THE RIGHT TO FOOD
In addition to doubts about whether large-scale foreign control of agricultural land will create jobs for locals, some opponents of the practice view the land offerings as an inherent violation of rural peoples’ right to food. The international right to adequate food is articulated in General Comment No. 12 of the U.N. Covenant on Economic, Social and Cultural Rights. One hundred sixty-seven states are party to the covenant, which entered into force in 1976.
In the 1990s, the international community recognized the urgency of implementing the specific right to food—an amendment to Article 11, the right to livelihood and shelter—into domestic laws in the context of national food security programs. In 2004, 187 member states of the General Council of the United Nations Food and Agriculture Organization (FAO) adopted voluntary guidelines on introducing the right to food into national constitutions. Countries that have enshrined the right to food choose how the right will be defined, respected and enforced in line with national laws. Currently, 24 countries have done so.
As a signatory to the U.N. covenant, India recognizes a legal right to food. In 2001, a severe drought year, the state of Rajasthan witnessed starvation deaths while food-grain surpluses (totaling 50 million tons that year) literally rotted in public storage facilities throughout the country. Media reports outraged the public and resulted in a sustained right-to-food campaign. In the wake of this national scandal, India’s Supreme Court ordered individual states to uphold the right to food through social programs. In response, states instituted a variety of programs: subsidized midday meals for children, rural employment schemes guaranteeing 100 days of work to laborers, and the appointment of health workers in villages throughout the country to care for children and nursing mothers. A comprehensive National Food Security Bill is expected to go to a vote soon. If the bill passes, it could assure the poor an actionable right to food and corresponding rights to land and water.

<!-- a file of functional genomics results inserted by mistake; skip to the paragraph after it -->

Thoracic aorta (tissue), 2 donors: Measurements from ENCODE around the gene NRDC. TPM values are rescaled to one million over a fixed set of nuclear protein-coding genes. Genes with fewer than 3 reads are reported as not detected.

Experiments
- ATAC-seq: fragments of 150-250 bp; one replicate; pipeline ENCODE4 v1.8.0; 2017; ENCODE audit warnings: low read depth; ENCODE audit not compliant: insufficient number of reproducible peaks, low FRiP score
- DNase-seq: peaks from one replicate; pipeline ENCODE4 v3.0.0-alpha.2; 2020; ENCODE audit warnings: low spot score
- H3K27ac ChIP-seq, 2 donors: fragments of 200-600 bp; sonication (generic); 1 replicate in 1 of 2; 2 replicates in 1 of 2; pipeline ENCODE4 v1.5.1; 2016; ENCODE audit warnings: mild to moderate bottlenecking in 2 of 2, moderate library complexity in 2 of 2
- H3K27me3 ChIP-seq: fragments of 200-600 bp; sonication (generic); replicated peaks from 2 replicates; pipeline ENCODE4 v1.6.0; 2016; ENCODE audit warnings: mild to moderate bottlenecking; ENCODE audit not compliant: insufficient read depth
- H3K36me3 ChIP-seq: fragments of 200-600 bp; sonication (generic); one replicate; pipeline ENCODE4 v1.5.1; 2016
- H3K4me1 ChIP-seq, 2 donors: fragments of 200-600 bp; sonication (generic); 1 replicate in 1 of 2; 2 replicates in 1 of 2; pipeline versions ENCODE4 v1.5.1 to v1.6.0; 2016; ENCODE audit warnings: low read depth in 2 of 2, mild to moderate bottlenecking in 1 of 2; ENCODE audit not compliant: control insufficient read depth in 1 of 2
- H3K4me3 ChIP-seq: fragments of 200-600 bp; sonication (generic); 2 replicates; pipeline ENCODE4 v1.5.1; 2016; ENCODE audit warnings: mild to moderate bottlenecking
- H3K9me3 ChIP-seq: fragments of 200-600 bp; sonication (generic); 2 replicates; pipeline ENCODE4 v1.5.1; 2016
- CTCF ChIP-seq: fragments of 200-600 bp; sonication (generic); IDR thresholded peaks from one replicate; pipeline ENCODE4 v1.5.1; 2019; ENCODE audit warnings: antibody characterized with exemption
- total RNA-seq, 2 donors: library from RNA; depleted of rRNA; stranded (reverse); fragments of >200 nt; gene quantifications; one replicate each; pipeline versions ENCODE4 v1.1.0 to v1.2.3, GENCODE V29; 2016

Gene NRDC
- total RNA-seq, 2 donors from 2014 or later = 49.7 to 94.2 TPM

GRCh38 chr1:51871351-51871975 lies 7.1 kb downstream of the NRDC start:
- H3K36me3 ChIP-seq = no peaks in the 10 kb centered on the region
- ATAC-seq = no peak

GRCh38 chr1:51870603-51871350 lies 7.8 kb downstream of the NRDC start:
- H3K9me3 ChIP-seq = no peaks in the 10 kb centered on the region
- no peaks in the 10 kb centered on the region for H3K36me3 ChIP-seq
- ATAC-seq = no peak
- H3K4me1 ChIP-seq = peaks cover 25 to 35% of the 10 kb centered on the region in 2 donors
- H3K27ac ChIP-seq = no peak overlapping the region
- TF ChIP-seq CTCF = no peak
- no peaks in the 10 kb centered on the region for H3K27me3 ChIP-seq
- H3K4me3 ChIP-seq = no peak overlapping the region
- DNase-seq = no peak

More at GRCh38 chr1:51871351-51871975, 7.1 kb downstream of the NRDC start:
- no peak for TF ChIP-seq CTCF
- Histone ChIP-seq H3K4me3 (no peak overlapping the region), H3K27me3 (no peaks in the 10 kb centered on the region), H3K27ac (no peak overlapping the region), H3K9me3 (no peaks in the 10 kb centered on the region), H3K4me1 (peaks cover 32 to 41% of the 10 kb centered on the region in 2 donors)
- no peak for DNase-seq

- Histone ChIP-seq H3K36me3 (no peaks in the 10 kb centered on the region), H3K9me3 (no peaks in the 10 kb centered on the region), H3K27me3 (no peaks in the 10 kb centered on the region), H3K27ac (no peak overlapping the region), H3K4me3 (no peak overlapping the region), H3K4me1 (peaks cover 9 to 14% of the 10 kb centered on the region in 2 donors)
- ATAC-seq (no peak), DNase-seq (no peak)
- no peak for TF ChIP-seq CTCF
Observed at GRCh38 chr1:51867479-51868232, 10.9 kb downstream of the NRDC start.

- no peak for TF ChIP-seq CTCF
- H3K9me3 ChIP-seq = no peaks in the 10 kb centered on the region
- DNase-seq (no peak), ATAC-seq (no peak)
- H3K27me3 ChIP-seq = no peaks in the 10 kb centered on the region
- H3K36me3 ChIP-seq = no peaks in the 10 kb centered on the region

This could leave India open to the charge of hypocrisy—recognizing its own people’s right to food, while contributing to the denial of that right in countries where Indian companies have acquired vast swathes of farmland, forcing locals from their farms and livelihoods. Will the Indian government hold Indian agro-enterprises accountable if their activities abroad contribute to the abrogation of the right to food?
The African land grab is primarily a bilateral affair, carried out in deals between two states or between states and private investors. But a powerful international institution is also facilitating the process—the World Bank. Through two of its private financing arms, the International Finance Corporation (IFC) and the Foreign Investment Advisory Service, the World Bank helps private investors obtain land in African countries.
According to Anuradha Mittal, executive director of the Oakland Institute, a think tank in California, the IFC has facilitated the acquisition of land in ways that are harmful to local populations. By setting up advisory services and investment promotion agencies, it has allowed private firms to obtain insurance and establish water rights. In countries like Mozambique, where the state owns the land, a formalized process has been set up through the advisory services. But the country faces pressures to make itself "investor friendly" and this results in a process marked by a lack of governance and consultation with local communities.